Here's the answer to that age-old question:
When a tree falls in a forest, and there's nobody around to hear it, it still makes a sound.
Georgia's seven-member Republican delegation to the U.S. House made such an unheard sound this week when they were nearly alone in voting against the economic stimulus package, which passed 385-35.
They stood in front of a runaway train and got flattened.
But we appreciate their statement.
Fact is, even without the stimulus bill, the federal government will be operating about $250 billion in the red this year. With the $150 billion stimulus bill, the deficit will climb to nearly $400 billion -- the second-highest deficit in U.S. history, surpassed only the $413 billion deficit in 2004.
Putting $600 in most taxpayers' wallets will help some -- but it will mostly be a psychological boost. While it might help prevent or shorten a recession, it will also put our children and grandchildren deeper in debt.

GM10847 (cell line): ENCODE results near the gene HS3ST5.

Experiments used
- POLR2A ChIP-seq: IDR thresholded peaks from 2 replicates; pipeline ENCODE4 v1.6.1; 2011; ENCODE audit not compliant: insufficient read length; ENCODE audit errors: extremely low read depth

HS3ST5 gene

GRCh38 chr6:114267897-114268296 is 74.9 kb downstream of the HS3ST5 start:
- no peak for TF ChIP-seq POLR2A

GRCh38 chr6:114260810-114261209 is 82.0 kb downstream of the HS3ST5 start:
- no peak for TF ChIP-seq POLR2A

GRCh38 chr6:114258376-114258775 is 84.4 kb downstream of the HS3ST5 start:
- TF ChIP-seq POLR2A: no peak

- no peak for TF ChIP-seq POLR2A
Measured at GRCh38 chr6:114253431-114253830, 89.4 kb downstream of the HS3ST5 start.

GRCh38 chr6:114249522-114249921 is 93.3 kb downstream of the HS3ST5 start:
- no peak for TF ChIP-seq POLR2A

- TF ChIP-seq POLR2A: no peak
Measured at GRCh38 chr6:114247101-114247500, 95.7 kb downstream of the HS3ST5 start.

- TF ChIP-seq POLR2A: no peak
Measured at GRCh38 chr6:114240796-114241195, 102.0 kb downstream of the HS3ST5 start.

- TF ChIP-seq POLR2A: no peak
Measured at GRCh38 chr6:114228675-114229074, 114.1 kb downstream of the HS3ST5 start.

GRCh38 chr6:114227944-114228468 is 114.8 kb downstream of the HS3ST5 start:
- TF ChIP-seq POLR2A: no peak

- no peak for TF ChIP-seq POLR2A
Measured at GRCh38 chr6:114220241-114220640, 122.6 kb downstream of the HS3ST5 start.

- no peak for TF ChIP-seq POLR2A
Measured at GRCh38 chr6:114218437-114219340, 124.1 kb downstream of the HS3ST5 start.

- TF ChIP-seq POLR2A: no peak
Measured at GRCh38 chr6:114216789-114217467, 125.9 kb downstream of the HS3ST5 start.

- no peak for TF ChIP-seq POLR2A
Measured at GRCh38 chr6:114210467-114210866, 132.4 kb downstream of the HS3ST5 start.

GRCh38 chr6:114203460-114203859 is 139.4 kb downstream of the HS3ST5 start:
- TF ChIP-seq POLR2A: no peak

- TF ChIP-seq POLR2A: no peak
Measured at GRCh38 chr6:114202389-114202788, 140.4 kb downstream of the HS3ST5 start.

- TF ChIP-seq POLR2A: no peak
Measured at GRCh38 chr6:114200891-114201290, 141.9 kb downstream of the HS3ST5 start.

Nobody captured it quite like GOP presidential candidate Mike Huckabee, who joked that we'll be borrowing money from China so American consumers can buy Chinese-made goods.
In truth, we're not borrowing from China or Saudi Arabia or other foreign investors; we're borrowing from our children.
We sure appreciate seven lonely Georgia congressman for standing in opposition to that, and standing on the principle that we've got to stop borrowing from our children.
We don't oppose Congress passing a stimulus bill. They should cut spending to offset the cost, however.
Now the Senate is poised to sweeten the deal even further by adding billions for seniors and for the unemployed. Remember when it was the House that was impulsive and irresponsible, and the Senate had to act as big brother? What the heck happened to that most-deliberative body?
Senators will be foolish to try to add cars to this runaway train of a bill. And they're irresponsible to suggest we aren't dipping far enough into our children's pockets.